Dissolution of cholesterol gallstones in mice by the oral administration of a fatty acid bile acid conjugate

Tuvia Gilat*, Alicia Leikin-Frenkel, Ilana Goldiner, Zamir Halpern, Fred M. Konikoff

*Corresponding author for this work

Research output: Contribution to journalArticlepeer-review

Abstract

Gallstones, mostly cholesterol stones, affect some 15% of the population. Oral bile salts dissolve human cholesterol gallstones, but with low efficacy, and surgery remains the main therapeutic option. Fatty acid bile acid conjugates (FABACs) were shown to prevent formation of cholesterol gallstones in experimental animals. The aim of this study was to test whether these compounds could dissolve preexisting cholesterol gallstones via oral administration. Inbred, gallstone-susceptible C57J/L mice were given a lithogenic diet for 2 months, and the presence of gallstones was ascertained. The mice were then switched to a regular diet while part of them were given in addition C20-FABAC, by gavage, at a dose of 0.5 or 3 mg per animal per day. All mice tested had cholesterol gallstones after 2 months on the lithogenic diet. In study I, after 2 months on the regular diet, 3 of 4 (75%) of the controls had gallstones, whereas none of the 6 FABAC-fed animals (3 mg/d) had stones (P = .033). In study II, evaluating 2 FABAC doses, after 2 months on the regular diet, 8 of 8 (100%) of the controls had gallstones, which were found in 2 of 7 (28%) and 1 of 8 (12%) of the mice supplemented with 0.5 mg/d (P = .007) or 3 mg/d (P = .001) FABAC, respectively. On a molar basis, the dose of 0.5 mg FABAC is equivalent to 14 mg/kg/d of a bile acid. In conclusion, FABACs given orally can dissolve preexisting cholesterol gallstones in mice. This was accomplished with a dose of FABAC equivalent to the dose of bile acids used in human gallstone dissolution.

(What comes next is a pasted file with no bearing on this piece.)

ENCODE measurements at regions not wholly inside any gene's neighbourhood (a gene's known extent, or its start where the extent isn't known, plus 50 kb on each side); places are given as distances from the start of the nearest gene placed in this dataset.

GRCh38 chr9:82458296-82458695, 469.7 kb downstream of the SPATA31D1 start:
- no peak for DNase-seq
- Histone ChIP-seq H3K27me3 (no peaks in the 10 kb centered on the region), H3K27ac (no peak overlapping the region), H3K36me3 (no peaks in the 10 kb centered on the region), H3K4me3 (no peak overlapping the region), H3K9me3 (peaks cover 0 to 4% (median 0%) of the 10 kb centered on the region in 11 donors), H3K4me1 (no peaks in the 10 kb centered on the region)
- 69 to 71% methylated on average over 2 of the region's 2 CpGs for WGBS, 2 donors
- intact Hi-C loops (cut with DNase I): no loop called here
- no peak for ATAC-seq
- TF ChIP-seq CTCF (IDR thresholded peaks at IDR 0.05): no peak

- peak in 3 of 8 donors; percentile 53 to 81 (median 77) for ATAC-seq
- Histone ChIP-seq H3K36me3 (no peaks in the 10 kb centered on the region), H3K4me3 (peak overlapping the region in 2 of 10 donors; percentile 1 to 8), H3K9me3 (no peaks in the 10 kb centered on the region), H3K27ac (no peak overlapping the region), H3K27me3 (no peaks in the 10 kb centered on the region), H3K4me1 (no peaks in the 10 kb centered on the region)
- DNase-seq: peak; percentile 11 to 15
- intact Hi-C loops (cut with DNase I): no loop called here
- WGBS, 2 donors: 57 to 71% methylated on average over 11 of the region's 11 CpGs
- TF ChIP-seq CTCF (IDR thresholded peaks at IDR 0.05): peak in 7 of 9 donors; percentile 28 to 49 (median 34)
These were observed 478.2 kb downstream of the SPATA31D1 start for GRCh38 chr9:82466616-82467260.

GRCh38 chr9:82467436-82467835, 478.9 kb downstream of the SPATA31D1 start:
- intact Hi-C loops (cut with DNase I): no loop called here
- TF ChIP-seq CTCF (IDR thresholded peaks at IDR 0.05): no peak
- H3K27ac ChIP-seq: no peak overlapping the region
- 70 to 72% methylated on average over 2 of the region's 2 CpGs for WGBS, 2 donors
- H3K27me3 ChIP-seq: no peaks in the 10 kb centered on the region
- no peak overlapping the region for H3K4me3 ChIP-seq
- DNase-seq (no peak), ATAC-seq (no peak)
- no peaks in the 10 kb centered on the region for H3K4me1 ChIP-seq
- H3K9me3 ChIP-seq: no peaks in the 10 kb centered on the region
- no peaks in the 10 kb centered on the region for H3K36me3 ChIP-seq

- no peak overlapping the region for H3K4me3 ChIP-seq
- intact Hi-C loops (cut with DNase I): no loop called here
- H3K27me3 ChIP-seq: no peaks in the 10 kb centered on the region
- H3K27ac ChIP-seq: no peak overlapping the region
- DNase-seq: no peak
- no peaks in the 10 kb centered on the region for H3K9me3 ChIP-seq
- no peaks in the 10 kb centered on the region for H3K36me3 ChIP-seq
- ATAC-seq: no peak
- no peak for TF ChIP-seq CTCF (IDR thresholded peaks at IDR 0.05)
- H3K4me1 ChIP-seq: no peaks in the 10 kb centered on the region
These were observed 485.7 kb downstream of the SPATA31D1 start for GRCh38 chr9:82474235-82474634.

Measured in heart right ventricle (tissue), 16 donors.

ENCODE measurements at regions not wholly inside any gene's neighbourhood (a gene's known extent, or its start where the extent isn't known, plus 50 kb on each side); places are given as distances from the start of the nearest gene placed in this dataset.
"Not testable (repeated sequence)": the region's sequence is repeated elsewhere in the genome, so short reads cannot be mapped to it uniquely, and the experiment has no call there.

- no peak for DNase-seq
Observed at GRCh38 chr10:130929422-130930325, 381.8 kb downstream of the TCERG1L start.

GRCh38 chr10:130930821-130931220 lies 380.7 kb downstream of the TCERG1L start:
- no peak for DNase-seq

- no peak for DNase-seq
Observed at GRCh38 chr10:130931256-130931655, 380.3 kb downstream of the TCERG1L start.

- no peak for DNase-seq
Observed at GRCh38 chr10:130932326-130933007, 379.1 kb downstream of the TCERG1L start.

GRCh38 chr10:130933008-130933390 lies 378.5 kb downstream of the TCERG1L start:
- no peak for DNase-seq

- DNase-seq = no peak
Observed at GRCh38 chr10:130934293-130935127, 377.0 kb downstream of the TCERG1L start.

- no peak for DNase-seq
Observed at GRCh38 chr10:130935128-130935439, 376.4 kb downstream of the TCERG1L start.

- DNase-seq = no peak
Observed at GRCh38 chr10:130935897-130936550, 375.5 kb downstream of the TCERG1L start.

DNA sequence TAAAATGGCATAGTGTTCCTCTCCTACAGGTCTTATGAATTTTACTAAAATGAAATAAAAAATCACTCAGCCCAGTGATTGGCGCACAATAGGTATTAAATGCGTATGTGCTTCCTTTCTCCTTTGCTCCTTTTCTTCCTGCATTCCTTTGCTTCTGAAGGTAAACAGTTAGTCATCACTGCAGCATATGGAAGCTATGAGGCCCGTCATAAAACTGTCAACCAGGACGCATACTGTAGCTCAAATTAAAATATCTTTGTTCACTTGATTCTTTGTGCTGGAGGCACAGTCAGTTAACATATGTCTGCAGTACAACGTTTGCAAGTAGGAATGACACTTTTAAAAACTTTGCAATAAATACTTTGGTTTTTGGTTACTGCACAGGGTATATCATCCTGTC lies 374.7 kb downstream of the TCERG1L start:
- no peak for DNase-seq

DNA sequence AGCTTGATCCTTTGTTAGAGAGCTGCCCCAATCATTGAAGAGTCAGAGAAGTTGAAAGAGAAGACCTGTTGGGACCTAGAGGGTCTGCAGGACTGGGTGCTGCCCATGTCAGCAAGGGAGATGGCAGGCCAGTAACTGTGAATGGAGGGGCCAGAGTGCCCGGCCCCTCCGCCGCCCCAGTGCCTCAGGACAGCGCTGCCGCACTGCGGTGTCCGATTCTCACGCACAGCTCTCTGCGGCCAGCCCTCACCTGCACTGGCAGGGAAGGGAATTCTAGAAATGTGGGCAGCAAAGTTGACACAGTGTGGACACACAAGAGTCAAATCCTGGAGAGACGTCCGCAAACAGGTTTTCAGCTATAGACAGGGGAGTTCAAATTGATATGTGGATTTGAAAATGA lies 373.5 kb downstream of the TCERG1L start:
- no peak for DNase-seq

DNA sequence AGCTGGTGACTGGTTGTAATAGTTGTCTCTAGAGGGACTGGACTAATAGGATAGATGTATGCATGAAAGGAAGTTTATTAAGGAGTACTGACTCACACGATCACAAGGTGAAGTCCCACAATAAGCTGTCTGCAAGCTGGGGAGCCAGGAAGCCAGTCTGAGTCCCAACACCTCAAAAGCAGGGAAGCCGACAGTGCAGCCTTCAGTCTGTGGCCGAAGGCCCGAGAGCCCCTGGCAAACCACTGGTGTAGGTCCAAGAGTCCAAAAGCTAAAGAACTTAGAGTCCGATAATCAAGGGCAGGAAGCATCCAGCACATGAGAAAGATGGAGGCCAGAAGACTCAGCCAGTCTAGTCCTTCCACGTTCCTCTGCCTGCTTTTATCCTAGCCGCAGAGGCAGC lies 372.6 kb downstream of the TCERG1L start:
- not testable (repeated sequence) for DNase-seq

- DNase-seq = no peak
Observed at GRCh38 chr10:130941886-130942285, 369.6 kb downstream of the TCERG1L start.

Original languageEnglish
Pages (from-to)597-600
Number of pages4
JournalHepatology
Volume35
Issue number3
DOIs
StatePublished - 2002

Fingerprint

Dive into the research topics of 'Dissolution of cholesterol gallstones in mice by the oral administration of a fatty acid bile acid conjugate'. Together they form a unique fingerprint.

Cite this